A sound IT infrastructure will be efficient and effective, optimising the way that IT supports business operations. However, it must also be compliant – and with the implementation of the General Data Protection Regulation (GDPR) in May 2018 this has become a matter of even more pressing importance.
The financial implications of non-compliance
The Information Commissioner’s Office (ICO) has been given new powers with the introduction of the GDPR. This is set to herald a new era of financial penalties for a lack of compliance – penalties that could be crippling for businesses that are caught by them. A vast increase in the new GDPR fines that could be imposed for a lack of compliance is seen as a sign of intent. While previous penalties never topped £350,000, the GDPR has made it possible for the ICO to fine a non-compliant business 4% of global turnover or up to €20 million, whichever is the larger. All the signs are that the ICO fully intends to flex this fearsome new power so an IT network that fails on the compliance front could be the source of serious issues.
The reputational issues of non-compliance
New provisions in the GDPR require organisations to provide notifications and reports where an IT system has failed to keep data secure. These are much more stringent than was previously the case and will mean that there will be much less give when it comes to ensuring data security – and admitting to clients or customers where this has been less than compliant. For any firm – but particularly those in the alternative investment sector where there is a great deal of trust between firm and client – a lack of compliance that results in a system breach could be catastrophic in reputational terms. Given the wealth of sensitive data that is in play, if there is evidence that this is not being handled securely there is every reason for clients to take their business elsewhere.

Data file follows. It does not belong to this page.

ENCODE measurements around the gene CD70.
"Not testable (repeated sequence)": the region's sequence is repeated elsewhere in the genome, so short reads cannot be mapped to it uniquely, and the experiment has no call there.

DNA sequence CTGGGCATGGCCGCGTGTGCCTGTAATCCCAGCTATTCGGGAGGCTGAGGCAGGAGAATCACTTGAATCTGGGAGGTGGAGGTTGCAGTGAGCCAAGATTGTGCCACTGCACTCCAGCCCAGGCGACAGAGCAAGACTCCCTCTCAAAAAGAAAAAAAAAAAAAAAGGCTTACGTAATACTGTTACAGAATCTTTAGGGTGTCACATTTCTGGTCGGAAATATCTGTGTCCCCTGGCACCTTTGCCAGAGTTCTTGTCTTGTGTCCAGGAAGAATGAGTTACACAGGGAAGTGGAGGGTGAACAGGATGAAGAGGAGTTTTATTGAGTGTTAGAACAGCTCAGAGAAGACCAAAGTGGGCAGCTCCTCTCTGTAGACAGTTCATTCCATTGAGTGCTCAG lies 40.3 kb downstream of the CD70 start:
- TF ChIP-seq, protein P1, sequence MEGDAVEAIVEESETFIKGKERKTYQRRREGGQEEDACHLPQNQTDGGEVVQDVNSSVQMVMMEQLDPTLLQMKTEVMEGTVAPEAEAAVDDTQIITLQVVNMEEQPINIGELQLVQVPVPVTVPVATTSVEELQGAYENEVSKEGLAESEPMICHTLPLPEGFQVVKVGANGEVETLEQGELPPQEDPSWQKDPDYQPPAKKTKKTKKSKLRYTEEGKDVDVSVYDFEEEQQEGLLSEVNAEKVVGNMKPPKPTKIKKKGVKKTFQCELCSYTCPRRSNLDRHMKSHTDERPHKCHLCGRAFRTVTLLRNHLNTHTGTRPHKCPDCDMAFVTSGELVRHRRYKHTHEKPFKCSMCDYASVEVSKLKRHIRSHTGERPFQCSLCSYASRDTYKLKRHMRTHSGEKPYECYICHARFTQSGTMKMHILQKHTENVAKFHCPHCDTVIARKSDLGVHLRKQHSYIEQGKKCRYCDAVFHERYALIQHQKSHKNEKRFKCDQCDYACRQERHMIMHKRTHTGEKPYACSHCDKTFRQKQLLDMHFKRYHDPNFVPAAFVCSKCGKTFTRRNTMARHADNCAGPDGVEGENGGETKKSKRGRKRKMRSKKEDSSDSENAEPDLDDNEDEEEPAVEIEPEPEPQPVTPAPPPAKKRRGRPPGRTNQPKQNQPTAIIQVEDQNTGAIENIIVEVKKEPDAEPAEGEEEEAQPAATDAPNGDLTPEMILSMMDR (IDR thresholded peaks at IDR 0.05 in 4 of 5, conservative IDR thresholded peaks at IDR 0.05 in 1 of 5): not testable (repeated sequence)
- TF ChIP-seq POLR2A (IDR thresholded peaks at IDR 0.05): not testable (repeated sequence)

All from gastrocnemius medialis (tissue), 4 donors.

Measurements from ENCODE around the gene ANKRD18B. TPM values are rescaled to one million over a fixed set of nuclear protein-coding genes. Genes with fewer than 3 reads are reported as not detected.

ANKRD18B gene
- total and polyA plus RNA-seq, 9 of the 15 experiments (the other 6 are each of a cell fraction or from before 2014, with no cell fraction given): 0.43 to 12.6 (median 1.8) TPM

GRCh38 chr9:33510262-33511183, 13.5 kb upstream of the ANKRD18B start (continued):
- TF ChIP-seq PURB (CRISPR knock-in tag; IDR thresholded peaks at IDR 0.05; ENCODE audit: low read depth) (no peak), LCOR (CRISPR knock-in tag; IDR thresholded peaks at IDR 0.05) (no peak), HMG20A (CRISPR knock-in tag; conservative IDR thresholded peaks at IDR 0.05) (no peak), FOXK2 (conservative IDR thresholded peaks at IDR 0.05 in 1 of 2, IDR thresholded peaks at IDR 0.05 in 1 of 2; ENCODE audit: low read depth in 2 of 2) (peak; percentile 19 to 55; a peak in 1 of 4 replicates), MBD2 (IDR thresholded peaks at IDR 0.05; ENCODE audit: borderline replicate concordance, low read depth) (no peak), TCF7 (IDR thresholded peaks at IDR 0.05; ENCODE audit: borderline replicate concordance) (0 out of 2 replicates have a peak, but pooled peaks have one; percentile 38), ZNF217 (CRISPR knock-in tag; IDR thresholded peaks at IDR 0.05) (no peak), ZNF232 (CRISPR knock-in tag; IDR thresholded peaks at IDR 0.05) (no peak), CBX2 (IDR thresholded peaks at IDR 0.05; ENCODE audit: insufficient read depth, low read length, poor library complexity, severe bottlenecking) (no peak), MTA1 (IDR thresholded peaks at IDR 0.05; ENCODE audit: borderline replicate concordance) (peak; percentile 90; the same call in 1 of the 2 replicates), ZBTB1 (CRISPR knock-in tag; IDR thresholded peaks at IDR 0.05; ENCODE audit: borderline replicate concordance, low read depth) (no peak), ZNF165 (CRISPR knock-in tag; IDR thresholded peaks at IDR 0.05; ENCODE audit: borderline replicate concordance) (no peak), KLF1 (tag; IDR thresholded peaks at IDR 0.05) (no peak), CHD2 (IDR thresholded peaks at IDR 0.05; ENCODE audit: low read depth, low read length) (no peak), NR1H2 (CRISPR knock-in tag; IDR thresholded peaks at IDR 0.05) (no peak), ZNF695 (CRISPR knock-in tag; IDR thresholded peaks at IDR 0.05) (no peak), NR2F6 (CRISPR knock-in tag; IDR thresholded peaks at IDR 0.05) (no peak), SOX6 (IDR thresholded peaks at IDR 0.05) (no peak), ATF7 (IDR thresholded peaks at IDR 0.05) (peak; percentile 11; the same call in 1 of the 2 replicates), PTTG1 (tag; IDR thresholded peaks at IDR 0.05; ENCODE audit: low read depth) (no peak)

The legal issues of non-compliance
Non-compliant IT systems can trigger a broad array of legal issues due to the danger this presents to sensitive or personal data held within them. Legal issues could be anything, from individual legal action where someone has suffered loss as a result of inadequate compliance, to criminal penalties such as prison terms where the requirements of legislation have not been met. On the whole, most organisations are likely to be given time to improve a non-compliant situation before action is taken. However, if another party has already suffered loss this may not be the case.
The GDPR actively encourages the use of certification schemes such as ISO 27001. This sets standards that will ensure compliance and due diligence in protecting customer information and adhering to it demonstrates that a business is proactively managing its data security in line with international best practice.
Ensure your IT infrastructure is fully compliant with our netGovernance service – or contact netConsult today to find out how we could help you to get your network GDPR-ready.
Author: Laura Zverko - Follow us on Google+